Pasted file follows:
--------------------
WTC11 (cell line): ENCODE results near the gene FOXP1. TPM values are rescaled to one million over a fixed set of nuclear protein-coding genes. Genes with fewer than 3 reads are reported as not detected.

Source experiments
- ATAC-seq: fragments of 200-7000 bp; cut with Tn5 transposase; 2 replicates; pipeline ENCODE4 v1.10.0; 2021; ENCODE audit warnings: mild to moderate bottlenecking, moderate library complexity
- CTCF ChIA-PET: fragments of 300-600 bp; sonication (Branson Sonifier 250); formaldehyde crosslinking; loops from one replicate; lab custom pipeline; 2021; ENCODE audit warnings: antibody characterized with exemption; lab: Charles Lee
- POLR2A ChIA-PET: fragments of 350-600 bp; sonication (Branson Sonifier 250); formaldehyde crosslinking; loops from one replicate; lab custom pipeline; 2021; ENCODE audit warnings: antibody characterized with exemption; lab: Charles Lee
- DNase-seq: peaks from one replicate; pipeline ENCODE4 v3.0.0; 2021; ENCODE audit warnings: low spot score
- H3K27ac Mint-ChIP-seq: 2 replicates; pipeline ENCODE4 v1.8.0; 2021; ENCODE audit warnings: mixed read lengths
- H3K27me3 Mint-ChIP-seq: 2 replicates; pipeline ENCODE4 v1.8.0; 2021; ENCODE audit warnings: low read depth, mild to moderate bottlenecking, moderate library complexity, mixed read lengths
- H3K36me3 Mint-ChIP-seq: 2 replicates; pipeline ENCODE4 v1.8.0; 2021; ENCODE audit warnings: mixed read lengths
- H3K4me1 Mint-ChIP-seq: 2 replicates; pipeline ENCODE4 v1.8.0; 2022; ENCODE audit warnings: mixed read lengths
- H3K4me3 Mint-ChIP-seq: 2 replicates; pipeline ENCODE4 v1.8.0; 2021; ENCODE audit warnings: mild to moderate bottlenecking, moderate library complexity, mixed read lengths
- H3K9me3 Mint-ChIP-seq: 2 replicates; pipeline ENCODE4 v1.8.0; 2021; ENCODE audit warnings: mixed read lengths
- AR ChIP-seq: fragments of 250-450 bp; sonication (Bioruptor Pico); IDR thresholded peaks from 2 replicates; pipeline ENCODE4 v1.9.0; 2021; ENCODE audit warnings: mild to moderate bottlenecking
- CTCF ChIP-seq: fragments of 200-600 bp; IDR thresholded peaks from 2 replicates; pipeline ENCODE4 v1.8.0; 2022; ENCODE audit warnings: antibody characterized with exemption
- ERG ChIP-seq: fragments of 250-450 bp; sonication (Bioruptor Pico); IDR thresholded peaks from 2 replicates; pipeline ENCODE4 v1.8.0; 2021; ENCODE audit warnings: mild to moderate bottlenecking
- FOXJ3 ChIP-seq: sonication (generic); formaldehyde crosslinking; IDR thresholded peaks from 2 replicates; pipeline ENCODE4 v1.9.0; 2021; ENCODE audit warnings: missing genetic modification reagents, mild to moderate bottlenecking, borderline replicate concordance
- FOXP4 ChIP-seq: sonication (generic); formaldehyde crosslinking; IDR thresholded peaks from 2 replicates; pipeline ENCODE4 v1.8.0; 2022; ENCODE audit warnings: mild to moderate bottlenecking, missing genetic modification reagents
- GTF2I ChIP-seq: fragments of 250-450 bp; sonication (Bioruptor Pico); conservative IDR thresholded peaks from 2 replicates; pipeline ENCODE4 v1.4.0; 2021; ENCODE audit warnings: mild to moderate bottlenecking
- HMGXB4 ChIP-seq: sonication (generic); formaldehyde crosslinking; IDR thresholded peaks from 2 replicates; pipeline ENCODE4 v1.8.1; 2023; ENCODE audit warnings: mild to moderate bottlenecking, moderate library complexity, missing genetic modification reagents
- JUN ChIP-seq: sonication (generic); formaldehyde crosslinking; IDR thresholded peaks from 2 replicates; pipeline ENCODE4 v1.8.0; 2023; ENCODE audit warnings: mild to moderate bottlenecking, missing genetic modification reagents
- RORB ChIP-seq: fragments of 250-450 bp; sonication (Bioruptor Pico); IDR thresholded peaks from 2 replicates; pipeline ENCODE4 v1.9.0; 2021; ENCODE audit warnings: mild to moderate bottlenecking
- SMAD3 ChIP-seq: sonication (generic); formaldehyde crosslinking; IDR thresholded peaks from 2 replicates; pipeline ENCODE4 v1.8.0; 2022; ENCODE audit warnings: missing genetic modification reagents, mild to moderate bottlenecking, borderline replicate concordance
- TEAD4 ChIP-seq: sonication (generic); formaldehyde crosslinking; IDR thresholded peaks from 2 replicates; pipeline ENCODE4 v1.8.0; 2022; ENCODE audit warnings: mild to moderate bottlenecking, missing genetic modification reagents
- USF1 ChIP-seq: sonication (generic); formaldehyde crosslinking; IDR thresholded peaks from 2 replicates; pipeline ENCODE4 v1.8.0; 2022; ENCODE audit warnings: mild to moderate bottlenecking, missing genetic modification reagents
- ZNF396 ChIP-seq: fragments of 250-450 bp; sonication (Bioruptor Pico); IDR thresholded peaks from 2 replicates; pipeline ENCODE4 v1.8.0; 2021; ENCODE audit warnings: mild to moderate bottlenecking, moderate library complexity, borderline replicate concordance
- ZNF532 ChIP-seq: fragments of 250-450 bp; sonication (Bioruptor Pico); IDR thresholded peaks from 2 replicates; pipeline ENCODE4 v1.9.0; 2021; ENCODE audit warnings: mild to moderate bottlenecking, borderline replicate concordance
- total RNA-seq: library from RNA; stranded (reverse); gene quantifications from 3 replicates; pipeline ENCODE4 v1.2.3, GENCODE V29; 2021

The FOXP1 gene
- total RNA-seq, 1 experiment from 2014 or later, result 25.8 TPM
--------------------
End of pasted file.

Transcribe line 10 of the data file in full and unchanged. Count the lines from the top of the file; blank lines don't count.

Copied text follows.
- H3K4me1 Mint-ChIP-seq: 2 replicates; pipeline ENCODE4 v1.8.0; 2022; ENCODE audit warnings: mixed read lengths